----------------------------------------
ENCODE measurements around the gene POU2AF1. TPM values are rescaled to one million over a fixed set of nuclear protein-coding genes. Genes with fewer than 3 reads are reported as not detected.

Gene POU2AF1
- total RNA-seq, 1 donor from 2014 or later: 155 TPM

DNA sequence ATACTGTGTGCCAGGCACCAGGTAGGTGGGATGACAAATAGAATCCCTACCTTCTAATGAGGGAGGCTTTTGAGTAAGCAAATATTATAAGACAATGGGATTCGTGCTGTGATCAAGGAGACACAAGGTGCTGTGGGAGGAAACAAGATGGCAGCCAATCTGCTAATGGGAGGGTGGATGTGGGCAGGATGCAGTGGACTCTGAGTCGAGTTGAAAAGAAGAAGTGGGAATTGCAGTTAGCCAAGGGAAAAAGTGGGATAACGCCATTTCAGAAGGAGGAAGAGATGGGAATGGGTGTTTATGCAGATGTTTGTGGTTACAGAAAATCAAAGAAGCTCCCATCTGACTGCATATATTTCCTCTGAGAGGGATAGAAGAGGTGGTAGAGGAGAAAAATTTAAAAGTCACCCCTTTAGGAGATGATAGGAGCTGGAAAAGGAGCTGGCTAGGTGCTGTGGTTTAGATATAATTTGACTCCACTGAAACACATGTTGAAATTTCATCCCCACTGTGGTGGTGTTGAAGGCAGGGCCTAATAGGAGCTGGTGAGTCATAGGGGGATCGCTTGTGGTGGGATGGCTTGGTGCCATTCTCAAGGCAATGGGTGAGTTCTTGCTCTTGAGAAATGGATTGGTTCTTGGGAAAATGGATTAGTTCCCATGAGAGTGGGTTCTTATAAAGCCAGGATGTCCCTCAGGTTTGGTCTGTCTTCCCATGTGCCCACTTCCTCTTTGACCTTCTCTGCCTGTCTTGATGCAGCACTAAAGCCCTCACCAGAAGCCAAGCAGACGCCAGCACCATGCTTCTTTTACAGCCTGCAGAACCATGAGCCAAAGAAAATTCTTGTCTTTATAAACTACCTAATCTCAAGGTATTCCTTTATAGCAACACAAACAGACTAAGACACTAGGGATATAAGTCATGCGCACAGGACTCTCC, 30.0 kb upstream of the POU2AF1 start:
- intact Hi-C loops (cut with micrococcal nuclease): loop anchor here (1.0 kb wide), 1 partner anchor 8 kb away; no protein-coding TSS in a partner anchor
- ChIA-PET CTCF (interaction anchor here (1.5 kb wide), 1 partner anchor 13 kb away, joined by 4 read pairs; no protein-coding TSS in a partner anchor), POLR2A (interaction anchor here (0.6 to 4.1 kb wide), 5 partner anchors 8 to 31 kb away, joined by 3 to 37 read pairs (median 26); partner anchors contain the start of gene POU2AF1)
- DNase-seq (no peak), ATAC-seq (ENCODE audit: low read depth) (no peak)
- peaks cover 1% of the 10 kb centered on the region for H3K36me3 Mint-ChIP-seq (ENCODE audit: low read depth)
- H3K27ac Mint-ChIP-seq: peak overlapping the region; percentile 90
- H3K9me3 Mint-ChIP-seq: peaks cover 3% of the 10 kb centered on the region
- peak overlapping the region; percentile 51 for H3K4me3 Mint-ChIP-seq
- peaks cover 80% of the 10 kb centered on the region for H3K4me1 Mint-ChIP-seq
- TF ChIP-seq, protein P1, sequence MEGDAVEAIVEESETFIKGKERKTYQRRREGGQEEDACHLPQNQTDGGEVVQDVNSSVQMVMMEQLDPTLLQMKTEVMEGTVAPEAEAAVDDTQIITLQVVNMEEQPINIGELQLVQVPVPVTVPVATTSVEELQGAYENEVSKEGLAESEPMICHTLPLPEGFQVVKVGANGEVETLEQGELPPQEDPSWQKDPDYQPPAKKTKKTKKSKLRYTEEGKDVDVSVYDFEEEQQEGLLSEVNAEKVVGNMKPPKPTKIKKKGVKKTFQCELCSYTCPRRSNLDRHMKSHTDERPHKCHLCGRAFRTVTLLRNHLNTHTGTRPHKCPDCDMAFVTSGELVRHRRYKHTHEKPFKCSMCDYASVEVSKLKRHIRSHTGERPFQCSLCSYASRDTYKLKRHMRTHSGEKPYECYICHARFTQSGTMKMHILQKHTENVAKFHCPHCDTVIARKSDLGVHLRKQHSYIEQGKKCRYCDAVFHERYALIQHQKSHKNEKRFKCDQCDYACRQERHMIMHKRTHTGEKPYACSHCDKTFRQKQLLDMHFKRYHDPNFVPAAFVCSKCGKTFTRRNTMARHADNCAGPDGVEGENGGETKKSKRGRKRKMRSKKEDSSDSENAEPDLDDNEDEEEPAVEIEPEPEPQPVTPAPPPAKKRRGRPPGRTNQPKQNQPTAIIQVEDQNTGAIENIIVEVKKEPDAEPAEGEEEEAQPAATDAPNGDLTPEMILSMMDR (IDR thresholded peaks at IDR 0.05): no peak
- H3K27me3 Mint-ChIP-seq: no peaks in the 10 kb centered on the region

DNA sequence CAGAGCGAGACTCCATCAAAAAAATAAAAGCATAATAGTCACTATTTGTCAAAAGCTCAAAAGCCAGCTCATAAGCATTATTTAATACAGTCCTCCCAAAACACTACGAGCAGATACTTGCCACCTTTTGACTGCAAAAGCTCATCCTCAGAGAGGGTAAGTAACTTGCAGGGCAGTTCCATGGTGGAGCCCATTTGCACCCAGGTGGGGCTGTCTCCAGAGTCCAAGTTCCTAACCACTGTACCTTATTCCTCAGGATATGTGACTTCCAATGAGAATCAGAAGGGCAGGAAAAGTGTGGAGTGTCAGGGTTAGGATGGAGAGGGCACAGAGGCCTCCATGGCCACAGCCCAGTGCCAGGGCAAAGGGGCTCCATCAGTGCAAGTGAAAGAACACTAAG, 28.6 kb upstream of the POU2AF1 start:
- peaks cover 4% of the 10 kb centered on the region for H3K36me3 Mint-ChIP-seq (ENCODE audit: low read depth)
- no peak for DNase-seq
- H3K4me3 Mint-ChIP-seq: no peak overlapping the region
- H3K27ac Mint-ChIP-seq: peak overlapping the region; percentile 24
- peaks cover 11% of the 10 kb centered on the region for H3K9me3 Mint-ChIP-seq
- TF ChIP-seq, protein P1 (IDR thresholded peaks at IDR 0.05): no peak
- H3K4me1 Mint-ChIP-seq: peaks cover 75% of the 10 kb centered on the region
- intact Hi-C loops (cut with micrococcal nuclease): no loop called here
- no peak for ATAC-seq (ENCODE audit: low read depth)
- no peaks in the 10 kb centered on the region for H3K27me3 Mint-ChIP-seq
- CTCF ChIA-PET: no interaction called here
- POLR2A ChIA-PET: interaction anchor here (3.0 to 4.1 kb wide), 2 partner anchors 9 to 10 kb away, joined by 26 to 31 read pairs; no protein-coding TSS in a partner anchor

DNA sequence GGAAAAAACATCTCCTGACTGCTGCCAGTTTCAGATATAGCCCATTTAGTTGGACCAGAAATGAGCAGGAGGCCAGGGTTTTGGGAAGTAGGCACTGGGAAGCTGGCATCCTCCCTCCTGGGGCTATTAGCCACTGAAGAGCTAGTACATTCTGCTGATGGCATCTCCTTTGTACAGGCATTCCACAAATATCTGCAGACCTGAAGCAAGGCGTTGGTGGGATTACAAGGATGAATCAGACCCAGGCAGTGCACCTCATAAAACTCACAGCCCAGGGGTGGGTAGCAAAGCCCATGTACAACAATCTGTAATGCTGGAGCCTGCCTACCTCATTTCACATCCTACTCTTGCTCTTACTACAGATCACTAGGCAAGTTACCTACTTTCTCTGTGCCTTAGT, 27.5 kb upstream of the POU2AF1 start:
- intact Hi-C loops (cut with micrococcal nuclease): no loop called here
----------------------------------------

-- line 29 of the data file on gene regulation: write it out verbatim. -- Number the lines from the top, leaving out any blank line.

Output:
- intact Hi-C loops (cut with micrococcal nuclease): no loop called here